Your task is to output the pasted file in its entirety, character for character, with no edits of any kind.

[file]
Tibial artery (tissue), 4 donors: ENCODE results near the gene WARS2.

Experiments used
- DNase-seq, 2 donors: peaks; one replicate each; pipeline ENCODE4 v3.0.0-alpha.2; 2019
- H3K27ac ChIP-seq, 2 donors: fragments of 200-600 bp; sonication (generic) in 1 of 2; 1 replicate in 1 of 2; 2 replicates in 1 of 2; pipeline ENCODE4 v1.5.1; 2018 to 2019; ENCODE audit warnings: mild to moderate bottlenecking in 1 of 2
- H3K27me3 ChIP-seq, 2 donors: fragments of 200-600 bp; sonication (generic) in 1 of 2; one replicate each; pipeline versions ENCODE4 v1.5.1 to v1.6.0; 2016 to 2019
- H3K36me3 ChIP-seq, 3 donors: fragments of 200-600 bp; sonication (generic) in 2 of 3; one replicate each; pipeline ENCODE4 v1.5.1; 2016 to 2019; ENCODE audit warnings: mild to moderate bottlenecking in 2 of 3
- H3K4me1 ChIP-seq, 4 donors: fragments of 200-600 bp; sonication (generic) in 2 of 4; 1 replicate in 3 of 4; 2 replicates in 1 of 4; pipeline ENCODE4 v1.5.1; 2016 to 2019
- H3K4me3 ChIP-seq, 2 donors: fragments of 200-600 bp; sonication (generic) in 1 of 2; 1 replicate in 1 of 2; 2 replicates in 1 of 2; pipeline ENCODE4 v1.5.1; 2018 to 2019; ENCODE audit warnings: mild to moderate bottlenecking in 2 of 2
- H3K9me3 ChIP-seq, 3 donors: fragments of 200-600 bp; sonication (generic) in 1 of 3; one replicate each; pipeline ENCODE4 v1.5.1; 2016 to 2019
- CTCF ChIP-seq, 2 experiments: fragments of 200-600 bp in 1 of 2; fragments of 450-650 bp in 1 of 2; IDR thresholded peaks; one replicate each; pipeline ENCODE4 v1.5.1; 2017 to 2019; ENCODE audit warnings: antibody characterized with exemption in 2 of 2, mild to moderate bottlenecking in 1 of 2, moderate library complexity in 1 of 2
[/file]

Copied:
Tibial artery (tissue), 4 donors: ENCODE results near the gene WARS2.

Experiments used
- DNase-seq, 2 donors: peaks; one replicate each; pipeline ENCODE4 v3.0.0-alpha.2; 2019
- H3K27ac ChIP-seq, 2 donors: fragments of 200-600 bp; sonication (generic) in 1 of 2; 1 replicate in 1 of 2; 2 replicates in 1 of 2; pipeline ENCODE4 v1.5.1; 2018 to 2019; ENCODE audit warnings: mild to moderate bottlenecking in 1 of 2
- H3K27me3 ChIP-seq, 2 donors: fragments of 200-600 bp; sonication (generic) in 1 of 2; one replicate each; pipeline versions ENCODE4 v1.5.1 to v1.6.0; 2016 to 2019
- H3K36me3 ChIP-seq, 3 donors: fragments of 200-600 bp; sonication (generic) in 2 of 3; one replicate each; pipeline ENCODE4 v1.5.1; 2016 to 2019; ENCODE audit warnings: mild to moderate bottlenecking in 2 of 3
- H3K4me1 ChIP-seq, 4 donors: fragments of 200-600 bp; sonication (generic) in 2 of 4; 1 replicate in 3 of 4; 2 replicates in 1 of 4; pipeline ENCODE4 v1.5.1; 2016 to 2019
- H3K4me3 ChIP-seq, 2 donors: fragments of 200-600 bp; sonication (generic) in 1 of 2; 1 replicate in 1 of 2; 2 replicates in 1 of 2; pipeline ENCODE4 v1.5.1; 2018 to 2019; ENCODE audit warnings: mild to moderate bottlenecking in 2 of 2
- H3K9me3 ChIP-seq, 3 donors: fragments of 200-600 bp; sonication (generic) in 1 of 3; one replicate each; pipeline ENCODE4 v1.5.1; 2016 to 2019
- CTCF ChIP-seq, 2 experiments: fragments of 200-600 bp in 1 of 2; fragments of 450-650 bp in 1 of 2; IDR thresholded peaks; one replicate each; pipeline ENCODE4 v1.5.1; 2017 to 2019; ENCODE audit warnings: antibody characterized with exemption in 2 of 2, mild to moderate bottlenecking in 1 of 2, moderate library complexity in 1 of 2